Manufacturing sales rose 4.1 per cent to $73.9 billion in January, with increases in 16 of 21 industries, reported Statistics Canada on Tuesday.
The petroleum and coal product (+10.1 per cent), motor vehicle (+13.4 per cent) and food (+3.4 per cent) industries led the increases, while the aerospace product and parts (-11.2 per cent), chemical (-2.8 per cent) and wood (-4.9 per cent) industries posted the largest declines, explained the federal agency.
It said sales in constant dollars were up 3.8 per cent in January, indicating that higher volumes played a significant role in the sales gain on a current dollar basis. The Industrial Product Price Index edged up 0.4 per cent in January.
“Following two consecutive monthly declines, sales in the petroleum and coal product industry increased 10.1 per cent to $10.3 billion in January, with prominent volume growth (+12.0 per cent). Prices for refined petroleum energy products (including liquid biofuels) rose 0.8 per cent in January, while exports were up 13.6 per cent. The increases were partly attributed to weather-related refinery disruptions in the United States. Compared with January 2022, sales increased 26.6 per cent,” said StatsCan.
Following a decrease in December, manufacturing sales in Ontario gained 5.2 per cent to $32.6 billion in January, led by the motor vehicle industry (+14.3 per cent). The increase in the motor vehicle industry accounted for slightly over one-third of the increase in the province, while lower production in the aerospace product and parts industry (-14.6 per cent) partly offset the increase. Compared with 12 months earlier, total sales in Ontario increased 18.3 per cent in January, said the report.
“In Alberta, sales reached a record high, rising 11.5 per cent to $9.7 billion in January following two consecutive monthly declines. The petroleum and coal product industry (+25.7 per cent) was the largest contributor to the increase, followed by the chemical (+17.3 per cent) and food (+5.8 per cent) industries. Year over year, sales rose 21.9 per cent in January.”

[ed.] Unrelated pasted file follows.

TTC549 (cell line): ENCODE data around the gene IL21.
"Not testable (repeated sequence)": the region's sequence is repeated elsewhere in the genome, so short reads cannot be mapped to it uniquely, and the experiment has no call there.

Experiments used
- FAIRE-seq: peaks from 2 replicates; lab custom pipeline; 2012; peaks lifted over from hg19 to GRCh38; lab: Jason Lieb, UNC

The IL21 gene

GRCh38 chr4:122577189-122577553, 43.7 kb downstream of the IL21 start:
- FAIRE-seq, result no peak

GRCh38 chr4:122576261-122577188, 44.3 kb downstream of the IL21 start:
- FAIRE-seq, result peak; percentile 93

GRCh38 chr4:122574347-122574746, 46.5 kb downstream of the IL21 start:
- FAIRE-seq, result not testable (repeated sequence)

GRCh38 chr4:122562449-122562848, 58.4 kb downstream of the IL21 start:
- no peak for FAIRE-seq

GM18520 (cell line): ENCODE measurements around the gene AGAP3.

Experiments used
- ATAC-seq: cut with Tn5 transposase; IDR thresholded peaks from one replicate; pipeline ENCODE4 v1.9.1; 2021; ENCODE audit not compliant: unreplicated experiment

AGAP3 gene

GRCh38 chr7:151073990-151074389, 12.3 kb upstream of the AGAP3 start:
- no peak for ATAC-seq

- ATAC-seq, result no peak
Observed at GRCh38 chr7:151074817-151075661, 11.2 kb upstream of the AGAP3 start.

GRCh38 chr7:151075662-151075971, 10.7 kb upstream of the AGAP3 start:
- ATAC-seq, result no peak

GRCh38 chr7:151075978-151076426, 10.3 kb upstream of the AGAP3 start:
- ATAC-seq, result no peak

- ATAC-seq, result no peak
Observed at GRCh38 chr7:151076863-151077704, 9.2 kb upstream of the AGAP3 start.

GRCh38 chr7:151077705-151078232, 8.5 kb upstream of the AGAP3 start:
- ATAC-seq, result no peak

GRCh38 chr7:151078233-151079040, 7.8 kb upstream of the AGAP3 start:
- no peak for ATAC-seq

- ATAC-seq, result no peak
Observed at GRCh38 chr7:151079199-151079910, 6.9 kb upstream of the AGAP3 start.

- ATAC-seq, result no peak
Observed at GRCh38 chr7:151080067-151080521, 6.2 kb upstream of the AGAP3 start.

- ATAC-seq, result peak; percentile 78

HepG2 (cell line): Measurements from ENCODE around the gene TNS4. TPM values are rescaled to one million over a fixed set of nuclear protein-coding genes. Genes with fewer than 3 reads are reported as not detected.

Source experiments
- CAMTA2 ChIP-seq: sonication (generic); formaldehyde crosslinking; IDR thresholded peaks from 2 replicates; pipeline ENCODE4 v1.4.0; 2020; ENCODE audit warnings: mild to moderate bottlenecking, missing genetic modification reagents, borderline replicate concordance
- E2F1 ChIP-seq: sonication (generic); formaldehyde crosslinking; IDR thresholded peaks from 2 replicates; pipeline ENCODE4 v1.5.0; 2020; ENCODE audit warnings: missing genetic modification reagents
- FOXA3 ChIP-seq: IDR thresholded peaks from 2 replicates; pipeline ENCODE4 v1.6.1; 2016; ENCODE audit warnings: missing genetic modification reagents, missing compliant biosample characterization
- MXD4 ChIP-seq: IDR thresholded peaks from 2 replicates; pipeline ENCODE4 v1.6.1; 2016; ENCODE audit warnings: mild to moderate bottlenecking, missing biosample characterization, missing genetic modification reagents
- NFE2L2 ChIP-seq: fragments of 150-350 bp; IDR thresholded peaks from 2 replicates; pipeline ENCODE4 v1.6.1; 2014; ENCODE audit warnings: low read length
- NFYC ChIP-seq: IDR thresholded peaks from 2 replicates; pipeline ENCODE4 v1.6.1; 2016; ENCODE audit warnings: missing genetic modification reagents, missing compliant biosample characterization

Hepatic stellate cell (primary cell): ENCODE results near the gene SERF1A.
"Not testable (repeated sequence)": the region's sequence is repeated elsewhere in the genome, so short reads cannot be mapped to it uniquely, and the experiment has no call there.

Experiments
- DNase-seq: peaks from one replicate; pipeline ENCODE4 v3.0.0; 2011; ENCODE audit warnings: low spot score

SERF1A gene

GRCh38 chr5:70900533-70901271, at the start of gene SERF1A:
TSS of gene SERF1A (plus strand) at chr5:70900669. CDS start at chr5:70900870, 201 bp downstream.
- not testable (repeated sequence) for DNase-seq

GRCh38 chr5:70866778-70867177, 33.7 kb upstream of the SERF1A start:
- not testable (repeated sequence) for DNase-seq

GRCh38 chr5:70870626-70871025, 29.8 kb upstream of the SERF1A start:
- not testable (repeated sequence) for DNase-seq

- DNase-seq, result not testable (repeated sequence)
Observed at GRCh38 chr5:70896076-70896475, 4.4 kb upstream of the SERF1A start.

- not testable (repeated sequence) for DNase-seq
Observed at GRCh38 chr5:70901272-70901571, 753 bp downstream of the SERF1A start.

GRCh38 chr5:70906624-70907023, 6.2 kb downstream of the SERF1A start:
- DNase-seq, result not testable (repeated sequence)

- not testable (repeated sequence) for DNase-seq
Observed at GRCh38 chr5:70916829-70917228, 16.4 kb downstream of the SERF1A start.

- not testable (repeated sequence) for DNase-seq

Marc Ercolao, Economist, TD Economics, said the Canadian manufacturing sector has started the year on strong footing after a sluggish end to 2022.
“The growth in manufacturing sales should continue into February as they continue to follow Canada’s manufacturing PMI which, after flipping into expansionary territory in January, is signaling healthy momentum into the next month,” he said.
“Stronger than expected manufacturing for the month of January should fuel some of the economic growth we expect in the first quarter of the year. Higher interest rates however, will continue to weigh on consumers, ultimately affecting the demand for manufactured goods – especially in the durables sector.”
(Mario Toneguzzi is Managing Editor of Canada’s Podcast. He has more than 40 years of experience as a daily newspaper writer, columnist, and editor. He worked for 35 years at the Calgary Herald, covering sports, crime, politics, health, faith, city and breaking news, and business. He works as well as a freelance writer for several national publications and as a consultant in communications and media relations/training. Mario was named in 2021 as one of the Top 10 Business Journalists in the World by PR News – the only Canadian to make the list)
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